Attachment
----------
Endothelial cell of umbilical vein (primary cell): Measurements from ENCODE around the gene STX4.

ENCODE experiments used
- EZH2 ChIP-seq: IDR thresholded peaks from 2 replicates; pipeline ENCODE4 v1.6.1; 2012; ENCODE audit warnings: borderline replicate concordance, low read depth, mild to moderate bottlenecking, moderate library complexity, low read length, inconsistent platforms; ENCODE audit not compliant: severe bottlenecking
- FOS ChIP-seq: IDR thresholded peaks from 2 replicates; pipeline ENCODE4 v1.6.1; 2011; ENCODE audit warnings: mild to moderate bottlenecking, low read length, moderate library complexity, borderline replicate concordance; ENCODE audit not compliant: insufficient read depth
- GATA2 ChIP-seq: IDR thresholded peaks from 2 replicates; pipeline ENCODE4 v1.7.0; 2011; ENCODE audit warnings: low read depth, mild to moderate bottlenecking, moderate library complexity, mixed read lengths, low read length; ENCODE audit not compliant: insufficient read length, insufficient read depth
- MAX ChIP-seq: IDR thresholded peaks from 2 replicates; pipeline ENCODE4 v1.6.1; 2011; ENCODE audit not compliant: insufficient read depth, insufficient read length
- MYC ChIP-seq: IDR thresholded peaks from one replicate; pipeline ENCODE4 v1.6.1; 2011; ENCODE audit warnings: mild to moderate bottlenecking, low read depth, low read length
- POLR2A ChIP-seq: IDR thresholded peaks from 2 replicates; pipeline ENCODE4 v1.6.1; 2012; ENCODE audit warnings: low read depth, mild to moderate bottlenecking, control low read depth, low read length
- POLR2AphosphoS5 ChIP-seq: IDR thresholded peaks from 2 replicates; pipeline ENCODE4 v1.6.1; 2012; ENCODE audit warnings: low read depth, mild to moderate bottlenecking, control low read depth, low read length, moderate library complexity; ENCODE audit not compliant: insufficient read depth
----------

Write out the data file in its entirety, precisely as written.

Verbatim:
Endothelial cell of umbilical vein (primary cell): Measurements from ENCODE around the gene STX4.

ENCODE experiments used
- EZH2 ChIP-seq: IDR thresholded peaks from 2 replicates; pipeline ENCODE4 v1.6.1; 2012; ENCODE audit warnings: borderline replicate concordance, low read depth, mild to moderate bottlenecking, moderate library complexity, low read length, inconsistent platforms; ENCODE audit not compliant: severe bottlenecking
- FOS ChIP-seq: IDR thresholded peaks from 2 replicates; pipeline ENCODE4 v1.6.1; 2011; ENCODE audit warnings: mild to moderate bottlenecking, low read length, moderate library complexity, borderline replicate concordance; ENCODE audit not compliant: insufficient read depth
- GATA2 ChIP-seq: IDR thresholded peaks from 2 replicates; pipeline ENCODE4 v1.7.0; 2011; ENCODE audit warnings: low read depth, mild to moderate bottlenecking, moderate library complexity, mixed read lengths, low read length; ENCODE audit not compliant: insufficient read length, insufficient read depth
- MAX ChIP-seq: IDR thresholded peaks from 2 replicates; pipeline ENCODE4 v1.6.1; 2011; ENCODE audit not compliant: insufficient read depth, insufficient read length
- MYC ChIP-seq: IDR thresholded peaks from one replicate; pipeline ENCODE4 v1.6.1; 2011; ENCODE audit warnings: mild to moderate bottlenecking, low read depth, low read length
- POLR2A ChIP-seq: IDR thresholded peaks from 2 replicates; pipeline ENCODE4 v1.6.1; 2012; ENCODE audit warnings: low read depth, mild to moderate bottlenecking, control low read depth, low read length
- POLR2AphosphoS5 ChIP-seq: IDR thresholded peaks from 2 replicates; pipeline ENCODE4 v1.6.1; 2012; ENCODE audit warnings: low read depth, mild to moderate bottlenecking, control low read depth, low read length, moderate library complexity; ENCODE audit not compliant: insufficient read depth